Replying to a question in the Rajya Sabha about the government's plan to withdraw Rs 2000 notes in the future, Minister of State for Finance and Corporate Affairs, Anurag Thakur said, "This is the real worry (about demonetisation) which has surfaced now. I think that you should not worry about it."
He told the House that objectives of demonetisation were flushing out black money, eradicating Fake Indian Currency to strike at the root of financing of terrorism and Left-wing extremism, to convert non-formal economy to a formal economy to enlarge tax base and employment and to give a big boost to digitalisation of payments to make India a less cash economy.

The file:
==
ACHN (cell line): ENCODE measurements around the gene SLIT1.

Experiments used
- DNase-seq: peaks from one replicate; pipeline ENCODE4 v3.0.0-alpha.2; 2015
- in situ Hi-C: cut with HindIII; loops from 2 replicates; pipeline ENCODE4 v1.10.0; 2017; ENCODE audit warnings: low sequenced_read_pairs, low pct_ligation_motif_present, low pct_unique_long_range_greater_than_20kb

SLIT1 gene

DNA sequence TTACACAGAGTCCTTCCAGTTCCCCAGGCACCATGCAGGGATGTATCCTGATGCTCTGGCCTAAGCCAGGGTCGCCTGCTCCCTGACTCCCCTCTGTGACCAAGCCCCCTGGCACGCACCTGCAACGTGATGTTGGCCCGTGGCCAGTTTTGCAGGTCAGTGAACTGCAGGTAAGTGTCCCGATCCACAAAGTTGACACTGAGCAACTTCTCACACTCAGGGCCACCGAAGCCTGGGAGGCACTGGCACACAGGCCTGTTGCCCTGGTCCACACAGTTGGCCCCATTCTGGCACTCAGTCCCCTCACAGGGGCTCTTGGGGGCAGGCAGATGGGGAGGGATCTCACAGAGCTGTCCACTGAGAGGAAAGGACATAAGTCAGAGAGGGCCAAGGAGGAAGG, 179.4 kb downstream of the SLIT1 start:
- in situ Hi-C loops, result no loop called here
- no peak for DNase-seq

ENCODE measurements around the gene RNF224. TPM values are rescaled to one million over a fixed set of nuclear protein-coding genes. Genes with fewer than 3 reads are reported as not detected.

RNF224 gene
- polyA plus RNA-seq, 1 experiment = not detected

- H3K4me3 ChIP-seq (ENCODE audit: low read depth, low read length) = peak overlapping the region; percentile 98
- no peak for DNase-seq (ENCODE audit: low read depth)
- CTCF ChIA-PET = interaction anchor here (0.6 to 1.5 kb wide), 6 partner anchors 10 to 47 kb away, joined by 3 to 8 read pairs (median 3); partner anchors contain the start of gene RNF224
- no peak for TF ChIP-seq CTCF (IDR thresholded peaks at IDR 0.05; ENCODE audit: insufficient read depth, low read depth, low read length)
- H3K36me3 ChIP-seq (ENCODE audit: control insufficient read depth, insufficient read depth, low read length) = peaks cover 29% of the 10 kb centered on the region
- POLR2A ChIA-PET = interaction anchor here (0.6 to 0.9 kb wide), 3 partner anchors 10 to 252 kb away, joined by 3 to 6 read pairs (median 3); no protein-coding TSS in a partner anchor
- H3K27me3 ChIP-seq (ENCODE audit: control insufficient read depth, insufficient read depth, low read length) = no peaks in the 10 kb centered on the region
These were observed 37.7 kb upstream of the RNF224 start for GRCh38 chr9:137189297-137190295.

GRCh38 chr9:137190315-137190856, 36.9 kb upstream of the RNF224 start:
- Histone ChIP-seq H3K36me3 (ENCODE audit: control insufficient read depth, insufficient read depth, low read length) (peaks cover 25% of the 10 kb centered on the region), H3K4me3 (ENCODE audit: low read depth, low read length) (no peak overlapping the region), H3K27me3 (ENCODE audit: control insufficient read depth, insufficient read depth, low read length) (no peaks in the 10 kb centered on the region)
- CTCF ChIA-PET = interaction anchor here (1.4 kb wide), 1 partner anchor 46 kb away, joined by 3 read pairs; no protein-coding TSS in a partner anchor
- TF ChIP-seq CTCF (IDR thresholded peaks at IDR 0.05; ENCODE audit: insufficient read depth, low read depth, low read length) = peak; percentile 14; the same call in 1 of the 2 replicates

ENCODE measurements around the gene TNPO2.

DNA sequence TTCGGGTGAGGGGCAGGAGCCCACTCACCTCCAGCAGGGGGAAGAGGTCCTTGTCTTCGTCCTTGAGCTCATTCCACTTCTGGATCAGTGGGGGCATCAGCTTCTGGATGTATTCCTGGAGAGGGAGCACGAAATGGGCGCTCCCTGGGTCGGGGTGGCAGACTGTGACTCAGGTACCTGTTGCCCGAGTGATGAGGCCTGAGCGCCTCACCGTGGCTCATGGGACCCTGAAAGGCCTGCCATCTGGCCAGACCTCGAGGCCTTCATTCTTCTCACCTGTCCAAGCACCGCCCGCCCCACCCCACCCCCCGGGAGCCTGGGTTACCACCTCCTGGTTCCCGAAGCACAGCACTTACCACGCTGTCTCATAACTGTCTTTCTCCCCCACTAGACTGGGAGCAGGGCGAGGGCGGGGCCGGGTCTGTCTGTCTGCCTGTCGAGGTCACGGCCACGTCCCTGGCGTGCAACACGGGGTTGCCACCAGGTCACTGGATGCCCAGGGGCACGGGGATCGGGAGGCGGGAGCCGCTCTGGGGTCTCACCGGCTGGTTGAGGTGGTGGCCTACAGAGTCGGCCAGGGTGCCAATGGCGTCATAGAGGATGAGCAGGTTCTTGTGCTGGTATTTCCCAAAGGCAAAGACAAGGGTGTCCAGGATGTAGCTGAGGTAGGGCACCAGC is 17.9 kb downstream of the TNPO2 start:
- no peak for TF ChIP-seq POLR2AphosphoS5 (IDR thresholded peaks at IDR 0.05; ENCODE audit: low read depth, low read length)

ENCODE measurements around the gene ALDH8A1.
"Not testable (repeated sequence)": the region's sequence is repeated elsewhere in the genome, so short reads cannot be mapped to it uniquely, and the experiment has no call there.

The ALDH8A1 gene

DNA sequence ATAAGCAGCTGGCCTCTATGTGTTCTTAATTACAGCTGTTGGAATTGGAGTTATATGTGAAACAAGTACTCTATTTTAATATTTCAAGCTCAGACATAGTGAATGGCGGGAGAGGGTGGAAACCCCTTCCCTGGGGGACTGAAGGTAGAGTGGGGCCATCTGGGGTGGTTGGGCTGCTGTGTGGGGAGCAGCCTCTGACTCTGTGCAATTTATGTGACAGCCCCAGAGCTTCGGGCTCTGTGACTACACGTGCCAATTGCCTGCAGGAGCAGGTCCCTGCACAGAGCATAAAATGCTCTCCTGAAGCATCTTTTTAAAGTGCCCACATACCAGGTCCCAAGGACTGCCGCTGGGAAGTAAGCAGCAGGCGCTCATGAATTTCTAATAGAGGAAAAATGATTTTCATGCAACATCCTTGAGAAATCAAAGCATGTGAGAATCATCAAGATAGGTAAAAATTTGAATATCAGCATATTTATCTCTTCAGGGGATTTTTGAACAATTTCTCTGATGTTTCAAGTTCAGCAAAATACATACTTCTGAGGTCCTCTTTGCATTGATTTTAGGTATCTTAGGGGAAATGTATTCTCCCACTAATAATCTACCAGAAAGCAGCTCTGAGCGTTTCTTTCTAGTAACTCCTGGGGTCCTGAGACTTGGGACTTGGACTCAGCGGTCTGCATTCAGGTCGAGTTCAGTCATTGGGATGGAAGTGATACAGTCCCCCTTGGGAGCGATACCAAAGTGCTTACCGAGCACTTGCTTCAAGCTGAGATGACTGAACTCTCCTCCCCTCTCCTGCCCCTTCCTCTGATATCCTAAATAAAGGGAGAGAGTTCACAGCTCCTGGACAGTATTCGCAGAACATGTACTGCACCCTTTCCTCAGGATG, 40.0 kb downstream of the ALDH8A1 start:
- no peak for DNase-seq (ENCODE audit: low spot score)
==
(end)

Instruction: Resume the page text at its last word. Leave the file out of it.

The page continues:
Notes in circulation (NIC) as on Nov 4, 2016 were Rs 17,741.87 billion which have now increased to Rs 22,356.48 billion as on Dec 2, 2019, reported the Minister. The NIC had shown an average growth rate of 14.51% from Oct 2014 to Oct 2016 and should have increased to Rs 25,402.53 billion as on Dec 2, 2019.
However, since actual NIC is only Rs 22,356.48 billion, demonetisation followed by digitalisation and reduction of cash use in informal economy has succeeded in reducing NIC by as much as Rs 3046.05 billion.
The overall economic growth of a country is dependent on several factors including structural, external, fiscal and monetary and thus it is difficult to pinpoint the impact of any one particular factor on the growth rate of GDP, stated the Minister about impact of demonetisation on economic growth.